What Is a Stye and How Do You Treat Them?

Feb 4, 2019

Understanding Styes

A stye, medically known as a hordeolum, is a common eye condition that manifests as a small and painful bump near the edge of the eyelid. These lumps often appear red, swollen, and can cause discomfort. Styes are usually caused by an infected oil gland in the eyelid, resulting in the formation of a tender and inflamed abscess. While they are generally harmless and tend to resolve on their own within a few days, proper care and treatment can help expedite the healing process and alleviate any discomfort.

Causes and Risk Factors

The primary cause of styes is the buildup of bacteria (Staphylococcus aureus) in the eyelid's oil glands. This bacteria is commonly found on the surface of the skin and only becomes problematic when it enters the oil glands. There are several factors that can increase the likelihood of developing a stye:

  • Poor eyelid hygiene
  • Frequent rubbing of the eyes
  • Using expired or contaminated cosmetics
  • Sharing eye makeup or personal items with others
  • Having certain underlying medical conditions, such as blepharitis or meibomian gland dysfunction

Symptoms of a Stye

A stye presents itself with a variety of noticeable symptoms, including:

  • Localized redness and swelling of the eyelid
  • Tenderness and pain around the affected area
  • A small, pimple-like bump on the eyelid
  • Discomfort when blinking or moving the eyelid
  • A gritty or scratchy sensation in the eye
  • Excessive tearing

Effective Treatment Options

While most styes resolve on their own, there are several treatments that can help alleviate symptoms and speed up the healing process:

  1. Warm Compress: Applying a warm compress to the affected area several times a day can help promote drainage and alleviate pain. The warm compress aids in increasing blood flow to the area, facilitating faster healing.
  2. Good Hygiene: Maintaining proper eyelid hygiene is crucial to prevent further infection and the formation of additional styes. Cleanse your eyelids gently with warm water and a mild cleanser. Avoid rubbing or touching the affected area to prevent the spread of bacteria.
  3. Over-the-Counter Remedies: Non-prescription treatments such as antibiotic ointments or eye drops may help reduce the duration and severity of a stye. These products can help combat the bacterial infection and ease discomfort.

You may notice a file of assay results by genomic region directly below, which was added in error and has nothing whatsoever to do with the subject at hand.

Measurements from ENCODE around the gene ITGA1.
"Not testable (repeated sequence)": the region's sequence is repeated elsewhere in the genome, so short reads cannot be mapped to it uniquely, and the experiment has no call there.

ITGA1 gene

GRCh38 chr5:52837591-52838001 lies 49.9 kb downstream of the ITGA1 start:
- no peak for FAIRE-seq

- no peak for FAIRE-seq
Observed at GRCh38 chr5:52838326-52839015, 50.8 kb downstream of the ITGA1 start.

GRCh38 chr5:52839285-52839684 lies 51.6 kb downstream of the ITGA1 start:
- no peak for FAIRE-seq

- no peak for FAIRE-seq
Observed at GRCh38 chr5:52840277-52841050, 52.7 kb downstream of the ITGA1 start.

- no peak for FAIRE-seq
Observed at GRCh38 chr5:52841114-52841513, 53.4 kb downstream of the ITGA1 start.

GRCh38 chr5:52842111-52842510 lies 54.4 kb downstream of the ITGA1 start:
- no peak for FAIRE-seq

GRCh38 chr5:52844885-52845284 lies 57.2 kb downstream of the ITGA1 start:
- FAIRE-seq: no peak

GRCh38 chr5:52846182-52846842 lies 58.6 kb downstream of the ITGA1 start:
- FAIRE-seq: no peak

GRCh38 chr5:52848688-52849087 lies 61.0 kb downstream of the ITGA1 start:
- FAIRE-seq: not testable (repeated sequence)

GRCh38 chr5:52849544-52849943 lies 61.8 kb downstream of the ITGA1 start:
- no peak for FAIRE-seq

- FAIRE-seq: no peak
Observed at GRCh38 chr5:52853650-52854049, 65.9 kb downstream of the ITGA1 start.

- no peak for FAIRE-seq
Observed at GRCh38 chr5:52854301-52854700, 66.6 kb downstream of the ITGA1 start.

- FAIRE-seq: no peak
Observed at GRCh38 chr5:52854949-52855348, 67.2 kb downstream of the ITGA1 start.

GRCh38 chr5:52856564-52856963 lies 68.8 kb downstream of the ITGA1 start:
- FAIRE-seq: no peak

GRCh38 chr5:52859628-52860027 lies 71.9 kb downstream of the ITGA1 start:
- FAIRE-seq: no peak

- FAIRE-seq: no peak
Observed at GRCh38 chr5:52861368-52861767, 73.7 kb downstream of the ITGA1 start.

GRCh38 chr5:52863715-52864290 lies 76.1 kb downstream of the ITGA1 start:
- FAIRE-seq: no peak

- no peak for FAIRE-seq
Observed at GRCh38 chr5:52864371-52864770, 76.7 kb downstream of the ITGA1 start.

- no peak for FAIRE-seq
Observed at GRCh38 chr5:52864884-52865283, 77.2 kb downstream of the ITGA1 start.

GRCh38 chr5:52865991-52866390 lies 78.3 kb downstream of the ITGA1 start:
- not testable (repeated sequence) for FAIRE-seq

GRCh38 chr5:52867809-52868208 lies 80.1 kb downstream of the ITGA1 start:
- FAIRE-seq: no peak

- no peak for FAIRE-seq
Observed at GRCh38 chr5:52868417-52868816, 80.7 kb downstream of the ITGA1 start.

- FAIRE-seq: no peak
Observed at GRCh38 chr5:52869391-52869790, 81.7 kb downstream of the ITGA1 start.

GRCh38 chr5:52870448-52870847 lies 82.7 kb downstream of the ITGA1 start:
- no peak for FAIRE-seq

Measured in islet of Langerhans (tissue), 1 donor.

4. Avoid Makeup and Contact Lenses: It is advisable to refrain from using eye makeup and contact lenses while experiencing a stye as they can exacerbate the condition and slow down the healing process.
  5. Seek Medical Attention: If the stye does not improve within a few days, becomes increasingly painful, or affects your vision, it is important to seek medical advice. An eye care professional may prescribe stronger medications or perform a minor procedure to drain the stye if necessary.

Preventing Styes

Prevention is the key to minimizing the risk of developing styes. Incorporate the following practices into your daily routine:

  • Ensure good eyelid hygiene by gently washing your face and eyelids with mild, non-irritating cleansers.
  • Avoid sharing personal items such as towels, pillowcases, and cosmetics.
  • Replace eye makeup regularly and avoid using expired products.
  • Avoid rubbing or touching your eyes with unwashed hands.
  • Opt for contact lenses and solutions approved by your eye care professional.


Styes, although often not serious, can be uncomfortable and impact daily life. By understanding the causes, symptoms, and appropriate treatments, you can effectively manage styes and promote optimal eye health. Remember to practice good hygiene, seek timely medical attention if needed, and take preventive measures to minimize the occurrence of styes. For expert advice and personalized care, trust Baron Rick W Dr to provide comprehensive eye care solutions.

Scott Malpass
Thanks for the valuable information! I've been dealing with a stye for a while now, and it's been quite uncomfortable. I didn't know that it's caused by an infected oil gland in the eyelid. It's good to know that styes are generally harmless and tend to resolve on their own. I'll definitely keep your tips in mind to help treat mine.
Nov 12, 2023
Deepak Jain
Very helpful information!
Oct 18, 2023
Humera Malik
Great article, very informative and helpful!
Oct 9, 2023